More than just a graphical element, typography has the power to evoke emotion, create atmosphere, and even empower messaging. When used correctly, typography becomes design itself – working together with art and imagery to tell a story, saying so much more than the words themselves.
Admittedly, we could spend the day jabbering about type. Its ability to add personality and voice, rules and considerations, how it defines design, and so on. But we thought we’d start by exploring the most common categories – Serif and Sans Serif.
And while there are endless sub-categories that fall into each group – diving into the most recognizable styles provide a better understanding behind the foundation of typography.
The Serif category (technically known as the Roman category), refers to the flat, sloping slabs at the feet and ends of letters.
Think Times New Roman. These serifs were a result of calligraphy pens and the way a scribe would turn the flat edge of this tool to end a letter. It became an art form and scribes became masters in the beautification of each and every character.
That style carried over into today, but there really is no mechanical reason for it in the modern age. Typefaces are designed digitally (for the most part), and the addition of a serif is merely an ode to that historic style. The voice of the serif typeface is a direct reflection of its origin and time.
A serif typeface speaks in a refined, dignified tone. It proclaims experience, taste, and sometimes elegance. We see serifs in newspapers, fashion magazines, haberdasheries, luxury car brands, banks, whiskey brands, etc.
It’s a way to dress your message in a $3,000 suit with cufflinks made of solid gold. It can also speak with the dusty wisdom of a village cobbler. The Bodoni typeface family is a great example of elegance and experience. Vogue magazine has a Bodoni inspired typeface for their brand.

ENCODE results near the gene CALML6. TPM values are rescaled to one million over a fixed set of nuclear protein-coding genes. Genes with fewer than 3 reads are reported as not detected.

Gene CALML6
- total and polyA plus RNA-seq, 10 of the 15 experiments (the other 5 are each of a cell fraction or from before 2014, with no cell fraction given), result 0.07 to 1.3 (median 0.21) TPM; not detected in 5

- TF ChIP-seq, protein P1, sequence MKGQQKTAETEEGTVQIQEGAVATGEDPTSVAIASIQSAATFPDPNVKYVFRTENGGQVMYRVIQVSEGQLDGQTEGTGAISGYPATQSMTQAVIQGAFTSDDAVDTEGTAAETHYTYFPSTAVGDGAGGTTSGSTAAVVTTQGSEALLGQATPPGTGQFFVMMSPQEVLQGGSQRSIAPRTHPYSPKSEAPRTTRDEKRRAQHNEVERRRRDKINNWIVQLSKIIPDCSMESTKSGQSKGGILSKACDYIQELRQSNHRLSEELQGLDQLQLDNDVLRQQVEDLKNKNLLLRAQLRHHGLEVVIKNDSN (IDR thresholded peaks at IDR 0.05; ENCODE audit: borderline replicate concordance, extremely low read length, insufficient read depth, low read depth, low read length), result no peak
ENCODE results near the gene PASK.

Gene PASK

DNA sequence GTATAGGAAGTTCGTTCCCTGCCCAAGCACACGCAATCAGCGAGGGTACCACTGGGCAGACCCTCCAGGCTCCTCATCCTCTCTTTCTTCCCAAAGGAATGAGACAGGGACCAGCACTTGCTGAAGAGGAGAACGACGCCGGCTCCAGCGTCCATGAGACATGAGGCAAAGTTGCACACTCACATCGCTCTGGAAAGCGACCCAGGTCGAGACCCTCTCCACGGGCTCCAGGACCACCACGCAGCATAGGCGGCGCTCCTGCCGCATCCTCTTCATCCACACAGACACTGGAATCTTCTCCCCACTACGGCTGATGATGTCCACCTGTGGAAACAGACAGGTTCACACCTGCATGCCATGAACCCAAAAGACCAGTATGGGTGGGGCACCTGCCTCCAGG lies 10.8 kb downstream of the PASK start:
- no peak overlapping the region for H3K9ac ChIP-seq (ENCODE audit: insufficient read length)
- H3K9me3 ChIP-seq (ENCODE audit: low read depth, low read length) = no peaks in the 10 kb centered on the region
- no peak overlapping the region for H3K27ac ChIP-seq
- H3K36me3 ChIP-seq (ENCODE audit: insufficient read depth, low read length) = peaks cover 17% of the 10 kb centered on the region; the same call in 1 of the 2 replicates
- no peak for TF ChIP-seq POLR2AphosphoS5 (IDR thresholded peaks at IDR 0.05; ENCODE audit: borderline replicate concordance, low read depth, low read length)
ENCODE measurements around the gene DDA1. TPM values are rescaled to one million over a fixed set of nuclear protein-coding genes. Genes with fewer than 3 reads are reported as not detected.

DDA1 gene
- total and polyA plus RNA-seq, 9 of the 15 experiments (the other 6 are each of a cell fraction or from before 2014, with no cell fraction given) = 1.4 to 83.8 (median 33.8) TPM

Sans Serif (technically known as Gothic), is the exact opposite in look and voice. Sans Serif refers to the absence of serifs. Flat, basic, lines and shapes that easily and efficiently convey a message.
Sans Serif was super popular for sign making. The large, fat lettering could be seen from far away and is easy to decipher. It then became popular in the Bauhaus movement of minimalist design. Removing decorative assets and flare and leaving only the necessary components of design was the basic principle of this movement.
Helvetica was born from this movement. Some would argue that it is the most popular typeface family in the world. The North Face, American Airlines and about a hundred other brands use it for their identity.
The voice of Sans Serif is that of the common people. It gets out of its own way and lets the heart of a message breakthrough without too much influence. It’s bold and declarative but can also be subtle and unassuming.
The Sans Serif category is one that relies heavily on its font family or weight to tell its story. A bold sans serif would invite you over to the grand opening of a store with huge discounts. A condensed, light Sans Serif would tell you the name of a small coffee shop on the corner. You’ll find all manner of sans serif used in advertising and headlines. It’s probably the most commonly used category of typeface today.
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